Comment from Peter Saxon
Dean Mackin (pictured) had been with 2HD, Newcastle since 2013, first as a producer, and was later given his own on-air timeslot: 2 to 5 on Saturday afternoons.
For three years running 2015/16/17, he was an ACRA Finalist for Best Talk Presenter, provincial.
But a week ago, management terminated his show because, as he says he was told, “My conservative style was not suiting the network moving forward.” He has it in writing from the former general manager that, “I would not be considered for any additional shifts, fill in shifts, or prime shifts unless I toned it down.”
A spokesperson for 2HD who wished to remain anonymous didn’t dispute that claim, telling radioinfo, “He was basically let go because the style of his show didn’t suit the Super Radio Network. It wasn’t a balanced show. It was a very unbalanced show.”
Although they differ on some of the details, for the most part Mackin and his former bosses agree on the salient points.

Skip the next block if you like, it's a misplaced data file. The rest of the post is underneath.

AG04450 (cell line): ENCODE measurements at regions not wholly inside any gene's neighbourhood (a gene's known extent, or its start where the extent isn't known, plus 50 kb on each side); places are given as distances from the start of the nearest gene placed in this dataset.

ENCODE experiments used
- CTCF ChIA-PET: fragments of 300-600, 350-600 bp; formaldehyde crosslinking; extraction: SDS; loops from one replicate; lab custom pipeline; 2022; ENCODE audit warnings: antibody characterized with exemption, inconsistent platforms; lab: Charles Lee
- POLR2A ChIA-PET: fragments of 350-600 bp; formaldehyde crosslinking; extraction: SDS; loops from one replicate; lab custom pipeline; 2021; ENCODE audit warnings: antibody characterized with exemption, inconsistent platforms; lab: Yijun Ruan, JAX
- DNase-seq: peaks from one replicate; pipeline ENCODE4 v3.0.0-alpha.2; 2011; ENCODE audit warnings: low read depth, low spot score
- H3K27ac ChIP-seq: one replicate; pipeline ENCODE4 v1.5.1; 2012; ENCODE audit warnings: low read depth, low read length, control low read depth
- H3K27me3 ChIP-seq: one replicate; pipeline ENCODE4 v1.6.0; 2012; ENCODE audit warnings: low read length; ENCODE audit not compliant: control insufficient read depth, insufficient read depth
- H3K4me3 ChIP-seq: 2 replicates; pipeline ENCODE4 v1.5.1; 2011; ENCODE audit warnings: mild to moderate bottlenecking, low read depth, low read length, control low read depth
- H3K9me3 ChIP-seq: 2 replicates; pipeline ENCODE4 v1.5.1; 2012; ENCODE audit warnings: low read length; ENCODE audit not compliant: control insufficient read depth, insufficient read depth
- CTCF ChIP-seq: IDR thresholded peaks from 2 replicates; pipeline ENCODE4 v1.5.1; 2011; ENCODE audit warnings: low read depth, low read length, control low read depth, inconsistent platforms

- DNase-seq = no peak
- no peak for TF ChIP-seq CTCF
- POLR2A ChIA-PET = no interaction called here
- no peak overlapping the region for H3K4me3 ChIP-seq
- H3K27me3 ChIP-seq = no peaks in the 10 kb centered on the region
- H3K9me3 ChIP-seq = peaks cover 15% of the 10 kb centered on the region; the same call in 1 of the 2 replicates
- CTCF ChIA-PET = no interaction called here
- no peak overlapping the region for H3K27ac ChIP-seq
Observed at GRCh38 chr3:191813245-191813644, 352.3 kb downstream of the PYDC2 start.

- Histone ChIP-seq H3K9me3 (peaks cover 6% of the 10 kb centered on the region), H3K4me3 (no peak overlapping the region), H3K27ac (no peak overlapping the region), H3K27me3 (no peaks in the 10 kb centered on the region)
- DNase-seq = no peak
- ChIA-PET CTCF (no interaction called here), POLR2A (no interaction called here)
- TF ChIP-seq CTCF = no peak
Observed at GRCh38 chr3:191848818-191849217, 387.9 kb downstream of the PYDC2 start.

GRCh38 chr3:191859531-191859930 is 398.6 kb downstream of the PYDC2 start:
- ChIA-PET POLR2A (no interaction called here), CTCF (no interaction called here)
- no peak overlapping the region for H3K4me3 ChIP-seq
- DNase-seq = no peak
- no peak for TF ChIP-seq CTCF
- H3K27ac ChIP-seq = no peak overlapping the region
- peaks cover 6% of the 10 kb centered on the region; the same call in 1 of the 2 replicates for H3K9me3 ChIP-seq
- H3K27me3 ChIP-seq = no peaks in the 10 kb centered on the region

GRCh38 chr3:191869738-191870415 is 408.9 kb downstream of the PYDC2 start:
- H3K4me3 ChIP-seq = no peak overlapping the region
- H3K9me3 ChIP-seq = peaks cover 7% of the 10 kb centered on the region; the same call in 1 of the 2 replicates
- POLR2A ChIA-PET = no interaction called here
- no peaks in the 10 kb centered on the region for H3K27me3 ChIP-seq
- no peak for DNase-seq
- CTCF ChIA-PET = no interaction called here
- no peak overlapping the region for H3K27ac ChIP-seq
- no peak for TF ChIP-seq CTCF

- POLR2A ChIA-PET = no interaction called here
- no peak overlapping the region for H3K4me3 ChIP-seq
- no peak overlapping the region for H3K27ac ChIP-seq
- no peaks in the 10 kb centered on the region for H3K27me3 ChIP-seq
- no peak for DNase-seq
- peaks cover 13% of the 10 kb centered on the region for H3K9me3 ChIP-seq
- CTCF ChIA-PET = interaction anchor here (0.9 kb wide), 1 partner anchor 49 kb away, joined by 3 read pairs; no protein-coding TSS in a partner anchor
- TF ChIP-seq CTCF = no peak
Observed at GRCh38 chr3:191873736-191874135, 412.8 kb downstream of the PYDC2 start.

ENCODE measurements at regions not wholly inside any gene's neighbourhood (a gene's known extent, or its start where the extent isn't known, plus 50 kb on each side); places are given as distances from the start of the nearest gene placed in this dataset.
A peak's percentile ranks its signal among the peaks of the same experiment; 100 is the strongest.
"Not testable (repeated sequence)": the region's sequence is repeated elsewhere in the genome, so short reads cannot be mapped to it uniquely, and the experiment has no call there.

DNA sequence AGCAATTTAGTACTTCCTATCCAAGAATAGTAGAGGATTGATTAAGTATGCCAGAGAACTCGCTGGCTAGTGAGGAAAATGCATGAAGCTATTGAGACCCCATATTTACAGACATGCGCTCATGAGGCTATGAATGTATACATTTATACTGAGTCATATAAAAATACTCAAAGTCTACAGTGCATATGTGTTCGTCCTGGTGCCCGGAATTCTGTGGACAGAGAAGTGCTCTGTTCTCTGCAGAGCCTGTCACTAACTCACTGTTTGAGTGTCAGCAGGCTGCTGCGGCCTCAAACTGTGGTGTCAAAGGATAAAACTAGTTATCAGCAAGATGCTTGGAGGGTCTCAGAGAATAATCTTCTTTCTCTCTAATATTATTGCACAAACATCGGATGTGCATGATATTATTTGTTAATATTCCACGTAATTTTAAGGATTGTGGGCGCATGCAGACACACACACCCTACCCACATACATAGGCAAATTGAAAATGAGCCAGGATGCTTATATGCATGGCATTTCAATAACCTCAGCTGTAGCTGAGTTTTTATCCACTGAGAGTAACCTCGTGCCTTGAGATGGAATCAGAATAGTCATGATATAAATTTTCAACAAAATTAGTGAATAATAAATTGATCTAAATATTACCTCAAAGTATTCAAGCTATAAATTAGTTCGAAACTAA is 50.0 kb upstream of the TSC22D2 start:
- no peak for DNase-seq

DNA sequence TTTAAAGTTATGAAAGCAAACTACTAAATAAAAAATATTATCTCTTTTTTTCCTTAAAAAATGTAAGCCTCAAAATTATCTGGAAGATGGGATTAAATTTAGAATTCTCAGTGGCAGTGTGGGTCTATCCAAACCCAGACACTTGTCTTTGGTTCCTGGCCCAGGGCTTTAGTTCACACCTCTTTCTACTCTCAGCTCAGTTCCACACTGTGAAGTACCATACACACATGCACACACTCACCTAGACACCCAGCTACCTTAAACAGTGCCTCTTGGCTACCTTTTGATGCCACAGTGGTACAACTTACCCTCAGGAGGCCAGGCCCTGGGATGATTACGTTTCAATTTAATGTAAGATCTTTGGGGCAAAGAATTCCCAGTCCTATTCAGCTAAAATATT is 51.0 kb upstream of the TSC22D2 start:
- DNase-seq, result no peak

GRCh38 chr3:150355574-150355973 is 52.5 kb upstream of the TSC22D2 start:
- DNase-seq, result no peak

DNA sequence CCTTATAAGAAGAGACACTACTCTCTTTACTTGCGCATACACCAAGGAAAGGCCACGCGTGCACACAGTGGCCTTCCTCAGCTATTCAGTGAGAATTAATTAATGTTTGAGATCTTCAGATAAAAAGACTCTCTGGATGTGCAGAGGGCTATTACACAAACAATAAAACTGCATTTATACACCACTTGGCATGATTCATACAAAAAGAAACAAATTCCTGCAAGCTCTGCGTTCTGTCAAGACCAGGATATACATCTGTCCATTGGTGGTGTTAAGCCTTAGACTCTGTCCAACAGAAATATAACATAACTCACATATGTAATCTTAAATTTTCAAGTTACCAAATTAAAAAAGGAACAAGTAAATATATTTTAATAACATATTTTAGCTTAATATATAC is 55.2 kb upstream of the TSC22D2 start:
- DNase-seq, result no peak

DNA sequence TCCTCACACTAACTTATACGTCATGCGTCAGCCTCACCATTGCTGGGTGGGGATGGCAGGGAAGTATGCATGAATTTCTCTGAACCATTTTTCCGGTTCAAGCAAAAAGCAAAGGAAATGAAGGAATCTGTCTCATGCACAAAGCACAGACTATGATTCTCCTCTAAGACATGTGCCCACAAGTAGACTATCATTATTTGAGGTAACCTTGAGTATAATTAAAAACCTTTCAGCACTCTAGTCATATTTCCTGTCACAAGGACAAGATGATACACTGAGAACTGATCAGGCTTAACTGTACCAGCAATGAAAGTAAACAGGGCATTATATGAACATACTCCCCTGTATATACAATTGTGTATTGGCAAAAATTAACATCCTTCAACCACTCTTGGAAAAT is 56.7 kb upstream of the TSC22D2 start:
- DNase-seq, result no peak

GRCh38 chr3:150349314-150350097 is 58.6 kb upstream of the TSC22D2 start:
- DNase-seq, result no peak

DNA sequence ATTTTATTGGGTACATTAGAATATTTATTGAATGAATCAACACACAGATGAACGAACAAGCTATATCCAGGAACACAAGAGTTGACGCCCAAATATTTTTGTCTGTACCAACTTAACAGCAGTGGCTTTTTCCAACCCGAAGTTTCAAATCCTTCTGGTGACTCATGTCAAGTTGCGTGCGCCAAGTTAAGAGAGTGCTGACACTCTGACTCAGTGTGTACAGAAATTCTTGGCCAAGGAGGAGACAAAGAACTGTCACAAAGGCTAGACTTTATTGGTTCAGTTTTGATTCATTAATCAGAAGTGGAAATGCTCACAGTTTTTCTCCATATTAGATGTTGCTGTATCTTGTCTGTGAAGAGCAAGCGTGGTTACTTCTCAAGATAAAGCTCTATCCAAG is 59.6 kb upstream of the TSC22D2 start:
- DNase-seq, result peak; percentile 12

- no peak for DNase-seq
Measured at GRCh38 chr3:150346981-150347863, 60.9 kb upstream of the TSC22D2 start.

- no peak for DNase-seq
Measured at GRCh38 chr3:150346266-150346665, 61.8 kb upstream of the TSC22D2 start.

Management says they tried to help Mackin improve his show by going through air-checks with him, advising him on how to write editorials and how to get more balance into his show. They told him, “We need counter-arguments, we need more people calling in with their views on one side of the argument and the other side because at the moment your show is, basically, just one argument.
“And, basically, he just decided that he was not going to take any advice whatsoever,” said the spokesperson.
Mackin, clearly resents being given advice by someone for whom he has little respect as a talk presenter. “It’s weird, I’m the only one that’s had three ACRAs finalist spots for the best talk presenter, so it wasn’t my ability (that was the problem,” says Mackin while describing the person who axed his show as, “a totaI fence sitter that sounds very ordinary on talkback radio. And this guy would call me into his office when he got into management to tell me how I should do talkback radio. This guy!”